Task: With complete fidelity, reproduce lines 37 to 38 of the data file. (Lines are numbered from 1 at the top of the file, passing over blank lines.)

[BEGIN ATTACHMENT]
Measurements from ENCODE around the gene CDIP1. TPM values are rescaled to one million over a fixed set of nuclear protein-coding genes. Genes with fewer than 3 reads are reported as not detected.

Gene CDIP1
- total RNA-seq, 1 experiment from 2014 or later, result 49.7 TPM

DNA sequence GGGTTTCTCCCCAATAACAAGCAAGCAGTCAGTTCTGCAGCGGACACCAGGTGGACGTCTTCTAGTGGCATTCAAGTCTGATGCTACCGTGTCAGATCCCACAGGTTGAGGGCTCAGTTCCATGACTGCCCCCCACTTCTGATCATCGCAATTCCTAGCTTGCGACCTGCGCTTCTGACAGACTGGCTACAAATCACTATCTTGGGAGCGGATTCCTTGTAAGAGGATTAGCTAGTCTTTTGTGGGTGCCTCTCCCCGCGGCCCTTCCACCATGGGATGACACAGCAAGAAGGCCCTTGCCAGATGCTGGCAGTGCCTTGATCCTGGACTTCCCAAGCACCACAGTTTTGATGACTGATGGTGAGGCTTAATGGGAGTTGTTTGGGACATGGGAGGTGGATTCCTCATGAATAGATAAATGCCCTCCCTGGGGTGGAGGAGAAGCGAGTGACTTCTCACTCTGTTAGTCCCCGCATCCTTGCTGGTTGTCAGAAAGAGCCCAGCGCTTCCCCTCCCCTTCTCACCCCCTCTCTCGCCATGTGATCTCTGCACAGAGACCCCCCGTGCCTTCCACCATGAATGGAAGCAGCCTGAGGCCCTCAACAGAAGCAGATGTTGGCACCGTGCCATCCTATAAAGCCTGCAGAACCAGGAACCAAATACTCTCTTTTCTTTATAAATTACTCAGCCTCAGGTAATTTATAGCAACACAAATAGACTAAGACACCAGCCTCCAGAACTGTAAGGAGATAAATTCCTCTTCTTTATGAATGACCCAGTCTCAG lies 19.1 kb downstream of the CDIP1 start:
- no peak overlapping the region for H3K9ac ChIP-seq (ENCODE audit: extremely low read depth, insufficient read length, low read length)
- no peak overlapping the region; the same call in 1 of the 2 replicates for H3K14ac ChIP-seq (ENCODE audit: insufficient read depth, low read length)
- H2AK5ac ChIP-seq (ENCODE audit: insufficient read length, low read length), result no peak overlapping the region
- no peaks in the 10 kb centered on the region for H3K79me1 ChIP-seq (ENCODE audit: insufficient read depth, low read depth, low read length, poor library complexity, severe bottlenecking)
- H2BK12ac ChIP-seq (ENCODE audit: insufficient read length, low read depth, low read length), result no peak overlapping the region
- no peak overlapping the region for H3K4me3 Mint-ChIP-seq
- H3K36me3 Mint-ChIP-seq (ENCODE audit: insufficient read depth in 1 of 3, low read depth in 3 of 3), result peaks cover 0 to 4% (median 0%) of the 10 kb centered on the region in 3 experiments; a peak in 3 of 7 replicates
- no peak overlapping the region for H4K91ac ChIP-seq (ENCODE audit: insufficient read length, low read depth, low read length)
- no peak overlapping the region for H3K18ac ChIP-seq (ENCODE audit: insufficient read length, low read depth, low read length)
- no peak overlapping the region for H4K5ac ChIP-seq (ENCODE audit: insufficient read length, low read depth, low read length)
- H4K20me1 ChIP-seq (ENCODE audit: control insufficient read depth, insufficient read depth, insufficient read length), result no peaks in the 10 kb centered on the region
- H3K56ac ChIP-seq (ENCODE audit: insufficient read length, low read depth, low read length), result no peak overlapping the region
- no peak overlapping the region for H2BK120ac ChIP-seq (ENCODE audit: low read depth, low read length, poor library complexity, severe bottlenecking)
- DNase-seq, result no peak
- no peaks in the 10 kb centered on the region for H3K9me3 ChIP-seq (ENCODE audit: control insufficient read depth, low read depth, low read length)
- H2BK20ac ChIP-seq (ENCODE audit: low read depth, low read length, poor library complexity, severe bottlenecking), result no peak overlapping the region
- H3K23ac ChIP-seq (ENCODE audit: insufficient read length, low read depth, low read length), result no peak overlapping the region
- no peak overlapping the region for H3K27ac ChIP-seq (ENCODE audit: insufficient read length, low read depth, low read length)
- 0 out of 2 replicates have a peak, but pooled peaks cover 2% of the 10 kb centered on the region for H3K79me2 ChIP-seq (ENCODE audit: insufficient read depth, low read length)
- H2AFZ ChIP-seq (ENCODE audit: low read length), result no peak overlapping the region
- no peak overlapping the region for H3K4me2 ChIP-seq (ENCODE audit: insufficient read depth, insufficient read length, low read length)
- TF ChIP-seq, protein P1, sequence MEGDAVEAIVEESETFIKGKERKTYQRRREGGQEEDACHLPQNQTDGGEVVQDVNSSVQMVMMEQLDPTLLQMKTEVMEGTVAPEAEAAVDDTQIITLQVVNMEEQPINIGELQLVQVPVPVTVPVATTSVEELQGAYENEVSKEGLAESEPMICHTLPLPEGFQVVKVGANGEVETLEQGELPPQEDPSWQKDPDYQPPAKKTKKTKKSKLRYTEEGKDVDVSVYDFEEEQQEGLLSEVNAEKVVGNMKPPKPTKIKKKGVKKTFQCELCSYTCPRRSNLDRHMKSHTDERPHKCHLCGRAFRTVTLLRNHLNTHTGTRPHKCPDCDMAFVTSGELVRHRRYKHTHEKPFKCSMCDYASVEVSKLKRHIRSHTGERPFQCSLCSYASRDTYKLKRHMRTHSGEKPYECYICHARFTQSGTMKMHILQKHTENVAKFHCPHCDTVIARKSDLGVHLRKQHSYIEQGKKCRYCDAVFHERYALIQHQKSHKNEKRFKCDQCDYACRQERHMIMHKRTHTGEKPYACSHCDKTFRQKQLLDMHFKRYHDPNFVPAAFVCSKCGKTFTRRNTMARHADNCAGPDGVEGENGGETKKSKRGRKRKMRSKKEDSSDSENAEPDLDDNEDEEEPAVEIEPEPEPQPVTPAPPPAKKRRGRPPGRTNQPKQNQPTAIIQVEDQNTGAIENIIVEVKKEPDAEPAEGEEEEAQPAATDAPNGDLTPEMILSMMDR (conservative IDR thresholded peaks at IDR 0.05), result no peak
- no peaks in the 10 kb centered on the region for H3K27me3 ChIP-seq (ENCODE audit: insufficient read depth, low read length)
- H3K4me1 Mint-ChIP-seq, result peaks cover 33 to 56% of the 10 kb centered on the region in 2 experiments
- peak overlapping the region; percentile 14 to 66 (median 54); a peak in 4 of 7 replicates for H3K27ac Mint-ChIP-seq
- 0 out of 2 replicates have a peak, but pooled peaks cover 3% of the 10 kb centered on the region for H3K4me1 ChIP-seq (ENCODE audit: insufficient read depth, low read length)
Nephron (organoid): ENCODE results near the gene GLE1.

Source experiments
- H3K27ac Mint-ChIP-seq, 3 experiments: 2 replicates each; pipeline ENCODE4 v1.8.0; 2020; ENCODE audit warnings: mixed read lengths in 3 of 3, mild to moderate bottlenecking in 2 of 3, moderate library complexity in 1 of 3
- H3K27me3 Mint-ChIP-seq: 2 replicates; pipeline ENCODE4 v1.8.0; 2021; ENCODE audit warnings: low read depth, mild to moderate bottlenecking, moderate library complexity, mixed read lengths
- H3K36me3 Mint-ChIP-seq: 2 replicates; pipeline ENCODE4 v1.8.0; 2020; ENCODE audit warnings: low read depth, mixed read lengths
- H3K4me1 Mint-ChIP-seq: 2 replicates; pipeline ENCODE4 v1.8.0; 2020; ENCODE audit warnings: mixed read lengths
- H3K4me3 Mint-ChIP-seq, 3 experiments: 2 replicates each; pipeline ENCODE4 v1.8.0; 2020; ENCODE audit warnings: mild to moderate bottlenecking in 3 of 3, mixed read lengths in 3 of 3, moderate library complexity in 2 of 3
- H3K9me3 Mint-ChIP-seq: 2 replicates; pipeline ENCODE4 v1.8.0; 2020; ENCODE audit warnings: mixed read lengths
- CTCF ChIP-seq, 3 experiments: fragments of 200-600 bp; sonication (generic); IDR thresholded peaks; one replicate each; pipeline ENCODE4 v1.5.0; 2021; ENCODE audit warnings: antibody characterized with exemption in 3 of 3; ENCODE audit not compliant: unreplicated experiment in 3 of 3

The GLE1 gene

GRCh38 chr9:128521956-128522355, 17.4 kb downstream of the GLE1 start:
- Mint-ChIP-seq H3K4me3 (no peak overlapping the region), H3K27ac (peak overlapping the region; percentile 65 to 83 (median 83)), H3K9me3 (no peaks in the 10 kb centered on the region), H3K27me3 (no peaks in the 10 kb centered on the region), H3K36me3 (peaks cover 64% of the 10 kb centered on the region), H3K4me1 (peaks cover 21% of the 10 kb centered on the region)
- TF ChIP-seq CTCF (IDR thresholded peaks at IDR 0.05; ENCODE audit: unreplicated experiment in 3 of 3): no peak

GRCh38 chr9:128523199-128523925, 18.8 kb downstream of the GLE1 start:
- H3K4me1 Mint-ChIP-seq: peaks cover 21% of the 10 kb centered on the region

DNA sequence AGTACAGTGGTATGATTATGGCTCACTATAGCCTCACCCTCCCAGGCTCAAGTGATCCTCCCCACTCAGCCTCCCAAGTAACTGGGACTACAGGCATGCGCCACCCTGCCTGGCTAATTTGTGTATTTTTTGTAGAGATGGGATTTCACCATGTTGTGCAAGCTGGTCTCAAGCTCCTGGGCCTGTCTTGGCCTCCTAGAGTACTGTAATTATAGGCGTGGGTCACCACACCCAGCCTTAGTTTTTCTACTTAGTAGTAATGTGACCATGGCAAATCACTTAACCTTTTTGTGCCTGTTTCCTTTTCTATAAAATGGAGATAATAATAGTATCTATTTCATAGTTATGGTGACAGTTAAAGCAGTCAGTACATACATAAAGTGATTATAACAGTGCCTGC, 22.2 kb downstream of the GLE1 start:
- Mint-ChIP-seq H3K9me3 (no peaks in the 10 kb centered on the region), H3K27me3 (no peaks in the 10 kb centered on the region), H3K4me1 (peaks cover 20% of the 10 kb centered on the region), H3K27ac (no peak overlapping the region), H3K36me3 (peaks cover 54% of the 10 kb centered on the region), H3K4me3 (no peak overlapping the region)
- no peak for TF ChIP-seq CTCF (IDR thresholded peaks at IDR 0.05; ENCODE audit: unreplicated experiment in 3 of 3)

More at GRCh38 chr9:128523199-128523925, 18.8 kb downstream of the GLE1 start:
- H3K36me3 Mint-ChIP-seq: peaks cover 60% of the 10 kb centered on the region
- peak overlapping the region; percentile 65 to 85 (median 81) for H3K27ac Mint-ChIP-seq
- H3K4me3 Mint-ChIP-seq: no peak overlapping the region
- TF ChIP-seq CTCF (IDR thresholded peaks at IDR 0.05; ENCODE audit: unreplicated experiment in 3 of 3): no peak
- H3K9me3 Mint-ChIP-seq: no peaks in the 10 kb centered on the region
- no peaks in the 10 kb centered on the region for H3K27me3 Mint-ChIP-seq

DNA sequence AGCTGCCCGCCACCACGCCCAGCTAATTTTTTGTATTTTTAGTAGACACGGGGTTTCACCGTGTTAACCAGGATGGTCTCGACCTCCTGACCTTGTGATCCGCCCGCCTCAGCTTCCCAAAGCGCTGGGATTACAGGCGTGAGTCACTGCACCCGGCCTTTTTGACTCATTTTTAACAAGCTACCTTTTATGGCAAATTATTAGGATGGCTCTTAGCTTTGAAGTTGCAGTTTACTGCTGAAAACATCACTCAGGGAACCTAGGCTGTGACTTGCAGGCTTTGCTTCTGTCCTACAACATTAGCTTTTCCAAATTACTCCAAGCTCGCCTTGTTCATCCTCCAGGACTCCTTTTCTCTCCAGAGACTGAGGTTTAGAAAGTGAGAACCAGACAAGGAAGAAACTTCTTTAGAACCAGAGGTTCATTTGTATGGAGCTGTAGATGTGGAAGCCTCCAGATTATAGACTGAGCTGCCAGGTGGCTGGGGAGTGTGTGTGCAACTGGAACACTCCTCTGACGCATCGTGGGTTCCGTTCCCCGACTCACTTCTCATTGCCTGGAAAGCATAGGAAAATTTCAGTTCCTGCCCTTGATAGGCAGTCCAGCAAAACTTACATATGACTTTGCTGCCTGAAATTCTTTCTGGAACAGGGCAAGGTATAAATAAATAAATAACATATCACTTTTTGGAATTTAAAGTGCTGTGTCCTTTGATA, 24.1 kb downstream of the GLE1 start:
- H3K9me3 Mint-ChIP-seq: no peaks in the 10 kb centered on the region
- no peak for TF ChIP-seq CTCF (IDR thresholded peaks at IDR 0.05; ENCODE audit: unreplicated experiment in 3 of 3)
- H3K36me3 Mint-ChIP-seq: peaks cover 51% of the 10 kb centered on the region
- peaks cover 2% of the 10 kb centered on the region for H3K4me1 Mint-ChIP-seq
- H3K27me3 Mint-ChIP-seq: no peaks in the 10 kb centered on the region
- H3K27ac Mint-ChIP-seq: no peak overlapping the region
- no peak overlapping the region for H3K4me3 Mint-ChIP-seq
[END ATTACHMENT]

- H3K4me3 Mint-ChIP-seq, 3 experiments: 2 replicates each; pipeline ENCODE4 v1.8.0; 2020; ENCODE audit warnings: mild to moderate bottlenecking in 3 of 3, mixed read lengths in 3 of 3, moderate library complexity in 2 of 3
- H3K9me3 Mint-ChIP-seq: 2 replicates; pipeline ENCODE4 v1.8.0; 2020; ENCODE audit warnings: mixed read lengths